Could a best-interest regulation boost firms' profit?

A push to protect consumers’ interests is proving beneficial for certain finance firms

Could a best-interest regulation boost firms' profit?
The proposed best-interest standard in Canada continues to stoke heated debate among advisors, industry groups, and investor advocates, all of whom have different forecasts on its consequences. But to get a glimpse of what’s ahead, they might want to look south.

In the US, a fiduciary rule promoted by the Department of Labor (DOL) is proving to be a gift to financial firms, according to the Wall Street Journal.

To comply with the rule, which requires that brokers act in the best interests of retirement savers, firms have started pushing customers toward fee-based accounts — a move which has proven lucrative for the industry, especially since the model offers more predictable revenue. 

Fee-based accounts can be twice as costly for clients compared to commission-based ones, according to Stifel Financial CEO Ronald Kruszewski. But such accounts can also come with more services, and they theoretically align brokers’ and clients’ interests better.

“Whether it’s in clients’ best interest is unclear,” Nomura Instinet analyst Steven Chubak told the Journal, although he acknowledged that “the amount charged on a fee-based account versus a [commission-based] brokerage account is higher.”

Based on data and what industry executives are saying, some customers are moving to lower-cost firms. Others are negotiating discounts on their fees.

According to the Obama administration, under which the fiduciary rule was crafted, conflicted advice was costing individuals US$17 billion yearly and 1% in annual returns — numbers questioned by the rule’s critics.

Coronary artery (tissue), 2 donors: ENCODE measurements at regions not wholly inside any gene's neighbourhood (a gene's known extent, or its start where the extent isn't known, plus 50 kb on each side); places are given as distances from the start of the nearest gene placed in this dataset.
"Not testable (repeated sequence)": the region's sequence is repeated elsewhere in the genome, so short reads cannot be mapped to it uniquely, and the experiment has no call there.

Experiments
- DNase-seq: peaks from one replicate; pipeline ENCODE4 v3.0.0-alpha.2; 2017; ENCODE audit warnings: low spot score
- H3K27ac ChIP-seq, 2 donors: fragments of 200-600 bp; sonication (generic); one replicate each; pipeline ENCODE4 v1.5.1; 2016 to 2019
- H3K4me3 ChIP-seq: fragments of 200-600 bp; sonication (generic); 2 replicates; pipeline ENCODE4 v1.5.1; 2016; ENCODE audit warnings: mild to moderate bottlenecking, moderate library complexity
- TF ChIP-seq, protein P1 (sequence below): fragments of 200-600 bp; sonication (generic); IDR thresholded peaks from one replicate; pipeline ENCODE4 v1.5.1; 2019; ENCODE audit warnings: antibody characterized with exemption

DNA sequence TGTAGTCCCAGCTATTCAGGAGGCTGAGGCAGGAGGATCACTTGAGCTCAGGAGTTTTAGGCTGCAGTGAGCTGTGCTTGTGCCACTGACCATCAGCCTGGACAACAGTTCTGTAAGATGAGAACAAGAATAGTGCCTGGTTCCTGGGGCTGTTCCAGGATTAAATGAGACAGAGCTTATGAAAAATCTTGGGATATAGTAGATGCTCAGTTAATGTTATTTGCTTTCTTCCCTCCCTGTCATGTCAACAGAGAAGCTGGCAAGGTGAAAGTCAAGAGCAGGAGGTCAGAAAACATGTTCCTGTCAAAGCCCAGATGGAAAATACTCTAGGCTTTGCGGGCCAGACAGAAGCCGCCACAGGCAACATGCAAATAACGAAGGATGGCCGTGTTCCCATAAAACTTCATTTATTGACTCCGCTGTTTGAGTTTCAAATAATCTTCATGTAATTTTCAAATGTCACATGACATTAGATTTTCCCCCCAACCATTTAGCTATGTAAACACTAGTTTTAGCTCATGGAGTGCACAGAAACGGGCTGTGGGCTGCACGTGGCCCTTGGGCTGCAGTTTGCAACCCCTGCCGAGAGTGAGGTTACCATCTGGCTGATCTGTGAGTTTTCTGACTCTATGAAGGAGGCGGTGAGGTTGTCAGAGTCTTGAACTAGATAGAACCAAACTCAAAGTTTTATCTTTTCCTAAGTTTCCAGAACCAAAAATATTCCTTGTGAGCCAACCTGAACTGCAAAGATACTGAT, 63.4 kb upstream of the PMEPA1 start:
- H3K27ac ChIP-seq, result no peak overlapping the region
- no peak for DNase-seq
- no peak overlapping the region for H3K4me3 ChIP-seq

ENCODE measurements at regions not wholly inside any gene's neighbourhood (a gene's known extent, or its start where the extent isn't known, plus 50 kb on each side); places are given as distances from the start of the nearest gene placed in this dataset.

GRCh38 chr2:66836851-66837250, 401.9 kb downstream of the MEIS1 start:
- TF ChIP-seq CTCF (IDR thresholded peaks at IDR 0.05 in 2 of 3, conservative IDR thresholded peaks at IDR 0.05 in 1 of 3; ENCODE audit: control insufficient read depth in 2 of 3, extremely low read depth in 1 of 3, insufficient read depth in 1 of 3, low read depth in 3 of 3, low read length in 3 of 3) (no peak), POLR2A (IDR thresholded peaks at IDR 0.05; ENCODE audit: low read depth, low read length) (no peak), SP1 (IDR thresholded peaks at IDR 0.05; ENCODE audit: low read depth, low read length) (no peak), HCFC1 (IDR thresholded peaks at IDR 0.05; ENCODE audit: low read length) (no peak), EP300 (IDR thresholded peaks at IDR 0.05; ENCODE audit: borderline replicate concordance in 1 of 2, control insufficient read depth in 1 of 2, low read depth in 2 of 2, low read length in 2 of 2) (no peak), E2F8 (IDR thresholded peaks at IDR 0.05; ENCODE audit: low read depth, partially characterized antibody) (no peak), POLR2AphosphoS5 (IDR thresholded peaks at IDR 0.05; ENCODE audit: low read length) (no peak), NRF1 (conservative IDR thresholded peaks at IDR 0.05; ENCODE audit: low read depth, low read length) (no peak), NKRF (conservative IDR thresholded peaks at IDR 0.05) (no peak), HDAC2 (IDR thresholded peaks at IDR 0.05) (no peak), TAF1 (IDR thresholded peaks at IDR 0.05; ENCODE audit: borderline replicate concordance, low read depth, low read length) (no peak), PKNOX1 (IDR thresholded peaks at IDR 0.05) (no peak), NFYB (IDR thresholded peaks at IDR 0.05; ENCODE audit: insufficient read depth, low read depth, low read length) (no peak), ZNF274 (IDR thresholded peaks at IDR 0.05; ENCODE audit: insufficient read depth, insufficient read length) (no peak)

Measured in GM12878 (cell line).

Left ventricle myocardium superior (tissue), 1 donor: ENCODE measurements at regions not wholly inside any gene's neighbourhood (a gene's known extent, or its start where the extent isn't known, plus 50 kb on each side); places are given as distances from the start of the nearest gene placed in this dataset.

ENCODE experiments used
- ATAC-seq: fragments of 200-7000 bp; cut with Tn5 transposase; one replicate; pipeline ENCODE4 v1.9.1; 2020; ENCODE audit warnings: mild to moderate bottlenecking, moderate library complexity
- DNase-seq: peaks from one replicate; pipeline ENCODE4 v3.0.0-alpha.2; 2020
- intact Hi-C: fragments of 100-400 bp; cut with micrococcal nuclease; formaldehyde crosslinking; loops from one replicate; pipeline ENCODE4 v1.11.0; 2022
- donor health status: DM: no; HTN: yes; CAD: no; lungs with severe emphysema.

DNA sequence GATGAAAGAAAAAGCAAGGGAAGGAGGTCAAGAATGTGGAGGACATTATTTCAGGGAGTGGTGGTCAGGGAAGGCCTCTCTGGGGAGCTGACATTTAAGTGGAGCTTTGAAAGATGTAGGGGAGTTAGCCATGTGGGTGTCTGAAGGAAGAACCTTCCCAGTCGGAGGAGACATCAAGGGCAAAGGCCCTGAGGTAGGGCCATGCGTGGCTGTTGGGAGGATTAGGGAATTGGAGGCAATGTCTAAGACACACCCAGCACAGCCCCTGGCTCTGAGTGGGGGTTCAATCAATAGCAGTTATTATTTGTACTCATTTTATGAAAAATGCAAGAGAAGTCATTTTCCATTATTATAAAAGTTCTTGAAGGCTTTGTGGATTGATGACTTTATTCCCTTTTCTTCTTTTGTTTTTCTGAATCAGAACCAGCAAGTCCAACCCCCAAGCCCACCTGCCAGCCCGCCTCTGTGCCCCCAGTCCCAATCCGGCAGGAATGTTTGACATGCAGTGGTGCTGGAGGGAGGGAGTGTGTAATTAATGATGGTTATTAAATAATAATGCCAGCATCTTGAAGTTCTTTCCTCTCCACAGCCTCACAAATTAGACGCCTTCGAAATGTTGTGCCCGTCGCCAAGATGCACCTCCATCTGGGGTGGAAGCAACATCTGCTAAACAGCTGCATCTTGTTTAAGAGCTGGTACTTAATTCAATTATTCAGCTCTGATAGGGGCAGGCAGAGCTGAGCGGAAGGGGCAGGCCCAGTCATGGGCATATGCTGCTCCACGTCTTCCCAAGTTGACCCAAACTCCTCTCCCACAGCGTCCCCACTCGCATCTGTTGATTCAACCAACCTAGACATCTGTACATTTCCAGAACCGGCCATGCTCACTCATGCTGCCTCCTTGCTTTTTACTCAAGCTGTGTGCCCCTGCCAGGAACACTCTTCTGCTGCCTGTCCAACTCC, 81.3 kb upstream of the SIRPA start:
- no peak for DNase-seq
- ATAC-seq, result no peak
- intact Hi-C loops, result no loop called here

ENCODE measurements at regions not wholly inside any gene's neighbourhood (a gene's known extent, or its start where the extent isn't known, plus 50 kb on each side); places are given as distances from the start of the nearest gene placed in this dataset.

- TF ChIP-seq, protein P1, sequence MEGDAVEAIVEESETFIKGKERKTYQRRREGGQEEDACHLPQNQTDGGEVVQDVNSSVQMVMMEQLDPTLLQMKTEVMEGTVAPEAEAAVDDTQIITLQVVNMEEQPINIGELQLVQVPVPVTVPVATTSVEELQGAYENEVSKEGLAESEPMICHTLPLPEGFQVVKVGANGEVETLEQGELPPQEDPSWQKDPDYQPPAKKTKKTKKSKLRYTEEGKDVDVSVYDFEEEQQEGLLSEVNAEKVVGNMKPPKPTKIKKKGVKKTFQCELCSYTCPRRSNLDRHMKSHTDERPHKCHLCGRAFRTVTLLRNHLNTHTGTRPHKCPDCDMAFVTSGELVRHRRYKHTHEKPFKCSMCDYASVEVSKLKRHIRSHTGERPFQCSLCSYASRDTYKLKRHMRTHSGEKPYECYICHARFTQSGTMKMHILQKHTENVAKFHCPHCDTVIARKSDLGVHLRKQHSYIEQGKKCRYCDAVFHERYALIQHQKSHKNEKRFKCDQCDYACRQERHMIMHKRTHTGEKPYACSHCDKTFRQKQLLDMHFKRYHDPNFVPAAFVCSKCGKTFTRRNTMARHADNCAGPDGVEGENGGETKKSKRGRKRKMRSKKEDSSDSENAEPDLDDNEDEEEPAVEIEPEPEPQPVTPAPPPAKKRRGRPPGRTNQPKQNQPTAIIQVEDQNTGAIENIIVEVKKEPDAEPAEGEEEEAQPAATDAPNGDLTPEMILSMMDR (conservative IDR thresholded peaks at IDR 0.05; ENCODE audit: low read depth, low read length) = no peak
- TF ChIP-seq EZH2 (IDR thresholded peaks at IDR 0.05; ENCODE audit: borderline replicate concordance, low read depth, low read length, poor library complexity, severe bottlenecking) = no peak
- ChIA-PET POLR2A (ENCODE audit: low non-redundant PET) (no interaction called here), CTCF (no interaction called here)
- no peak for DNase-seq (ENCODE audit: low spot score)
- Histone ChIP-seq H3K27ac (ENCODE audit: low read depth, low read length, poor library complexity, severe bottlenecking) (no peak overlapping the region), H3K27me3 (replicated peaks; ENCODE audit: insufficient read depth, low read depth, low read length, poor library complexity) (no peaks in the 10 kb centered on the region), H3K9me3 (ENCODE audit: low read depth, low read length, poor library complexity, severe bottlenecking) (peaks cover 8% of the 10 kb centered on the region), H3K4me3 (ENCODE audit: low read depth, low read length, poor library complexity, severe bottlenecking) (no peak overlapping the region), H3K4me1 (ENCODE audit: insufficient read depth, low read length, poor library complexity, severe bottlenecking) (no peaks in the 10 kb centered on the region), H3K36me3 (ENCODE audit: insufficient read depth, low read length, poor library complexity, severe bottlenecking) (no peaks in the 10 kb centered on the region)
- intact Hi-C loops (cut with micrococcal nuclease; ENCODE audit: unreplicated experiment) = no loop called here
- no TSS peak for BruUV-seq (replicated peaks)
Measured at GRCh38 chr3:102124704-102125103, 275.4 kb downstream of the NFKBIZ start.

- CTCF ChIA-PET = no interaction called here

The rule hasn’t been fully enacted yet, as the current Trump administration is considering changes, including ones that would lower compliance costs for firms. The DOL has also proposed that the compliance deadline for the rule be pushed back 18 months.

Major firms that have already taken steps to comply are seeing increases. Bank of America’s global wealth unit, which includes Merrill Lynch, reported a 19% year-on-year increase in fee-based assets in the second quarter; they now amount to US$991 billion, or 38% of client assets. At Morgan Stanley, fee-based assets rose 17% year on year to reach US$962 billion, or 43% of the money in the wealth unit.

But according to observers, market performance has also contributed to increases in assets, regardless of account type. Discount brokers that offer consumers the chance to manage their own investments and pay per transaction also stand to gain business, as can lower-cost index funds, as a result of the rule.

And the fiduciary rule may cause pain in the long run. JMP Securities analyst Devin Ryan told the Journal that compliance costs, increased potential liability, and competitive pressures against mutual funds could eventually erode the profitability of fee-based accounts.

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